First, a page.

A long time ago (January 2014) at a Consumer Electronics Show far, far away (unless you live in Las Vegas), Intel unveiled their Edison “computer-on-module” development board aimed at wearables and Internet of Things (IoT) applications. A mashup of an Arduino and Raspberry Pi, with a dash of WiFi, Bluetooth, and a 4GB of flash memory compressed into a package just a little larger than an SD card, the Edison has proven to be a formidable embedded platform. In the months since the world got their hands on the Edison boards, a lot of amazing projects have emerged. We’ll take a look at four Edison-based creations that have captured our imaginations.
Figure 1: The Mimo Baby Monitor leverages the Edison's built-in Bluetooth Low Energy. Image Courtesy: Mimo Baby
Mimo Baby Monitor: One of the first commercially available products, the Mimo Baby Monitor captured the attention of geeky and non-geeky parents alike. The Mimo attaches to a (hopefully) sleeping baby’s’ clothing so it can monitor breathing, temperature, movement, and body position. It collects all this data and transmits it via Bluetooth Low Energy.
Figure 2: Edison-powered Old School Radarscope is an Open Source Hardware project. Photo credit: Lucas Macedo https://www.instructables.com/id/Radar-Intel-Edison Released under Creative Commons Attribution-NonCommercial-ShareAlike 2.0
Ultrasonic Radar: The ultrasonic radar is an open source hardware project that exudes an arguably nerdy-type of coolness. Leveraging the Edison, a servo, and an ultrasonic rangefinder in conjunction with the popular Processing data visualization development environment, the project turns your computer into a working, old school radarscope.
Figure 3: Intel-powered Hard Hat as proof of what's possible with the Edison. Intel Hard Hat: Image: DAQRI
Smart Hard Hat: A proof-of-concept that Intel itself worked on, the Smart Construction Helmet demonstrates the very practical use of the Edison technology. Embedding sensors and the Edison platform into a traditional hard hat allows for even greater safety as well as health monitoring of construction workers. The prototype device contains sensors to sniff out various toxic gases as well as an accelerometer to determine when a worker gets hit in the head.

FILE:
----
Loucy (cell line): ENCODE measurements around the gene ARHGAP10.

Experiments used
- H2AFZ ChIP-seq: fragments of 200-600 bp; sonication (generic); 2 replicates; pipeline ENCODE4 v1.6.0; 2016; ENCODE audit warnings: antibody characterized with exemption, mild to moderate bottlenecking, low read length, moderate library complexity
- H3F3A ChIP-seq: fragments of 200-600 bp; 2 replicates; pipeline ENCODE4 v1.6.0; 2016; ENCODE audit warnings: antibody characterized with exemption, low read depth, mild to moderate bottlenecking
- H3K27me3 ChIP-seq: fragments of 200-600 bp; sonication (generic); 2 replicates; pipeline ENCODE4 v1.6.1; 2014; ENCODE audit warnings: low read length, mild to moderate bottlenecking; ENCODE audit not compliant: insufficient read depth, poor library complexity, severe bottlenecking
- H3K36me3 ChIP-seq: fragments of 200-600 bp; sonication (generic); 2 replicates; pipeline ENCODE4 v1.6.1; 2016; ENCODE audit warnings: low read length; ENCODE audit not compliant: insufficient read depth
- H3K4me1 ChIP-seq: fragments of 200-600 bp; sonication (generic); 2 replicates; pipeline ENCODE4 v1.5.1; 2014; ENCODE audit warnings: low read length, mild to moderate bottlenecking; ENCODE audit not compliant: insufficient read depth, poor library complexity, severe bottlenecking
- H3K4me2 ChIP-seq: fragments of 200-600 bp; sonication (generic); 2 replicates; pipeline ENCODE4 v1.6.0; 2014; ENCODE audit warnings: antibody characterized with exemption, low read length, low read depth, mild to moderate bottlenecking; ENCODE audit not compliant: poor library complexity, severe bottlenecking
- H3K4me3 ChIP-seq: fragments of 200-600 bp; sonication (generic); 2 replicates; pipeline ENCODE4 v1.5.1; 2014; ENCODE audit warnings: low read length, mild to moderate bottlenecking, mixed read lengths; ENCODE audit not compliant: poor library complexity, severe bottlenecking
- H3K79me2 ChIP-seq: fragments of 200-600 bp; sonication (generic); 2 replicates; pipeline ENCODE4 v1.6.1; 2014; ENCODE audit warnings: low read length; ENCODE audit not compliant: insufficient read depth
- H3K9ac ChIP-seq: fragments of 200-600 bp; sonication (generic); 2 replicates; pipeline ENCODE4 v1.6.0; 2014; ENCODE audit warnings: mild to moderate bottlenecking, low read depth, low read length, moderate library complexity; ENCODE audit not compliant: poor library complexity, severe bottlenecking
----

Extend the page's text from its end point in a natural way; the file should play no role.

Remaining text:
Figure 4: Technology and art meet in the Edison powered "Synapse” dress. Photo credit: Jason Perry https://iq.intel.com/gaming-plays-role-in-designing-interactive-wearables/
Anouk Wipprecht Mood Dress: Lastly, to prove that when it comes to technology and fashion we have only scratched the surface of wearables, look no further than the Synapse dress from Dutch designer Anouk Wipprecht. The 3D printed ensemble incorporates the Edison along with a suite of external and internally facing sensors. One of the unique features of the garment is a “personal space intrusion detection” function. When a would-be space invader starts to get a little too close the dress will emit 120W worth of photons to not-so-discreetly tell the intruder to back off.
Time to share your thoughts and ideas… have you seen any projects using the Intel Edison that would give these projects a run for their money? Or are you working on something cool that uses the Edison for its brains? Let us know down below in the comments section.
Michael Parks, P.E. is the owner of Green Shoe Garage, a custom electronics design studio and technology consultancy located in Southern Maryland. He produces the S.T.E.A.M. Power podcast to help raise public awareness of technical and scientific matters. Michael is also a licensed Professional Engineer in the state of Maryland and holds a Master’s degree in systems engineering from Johns Hopkins University.
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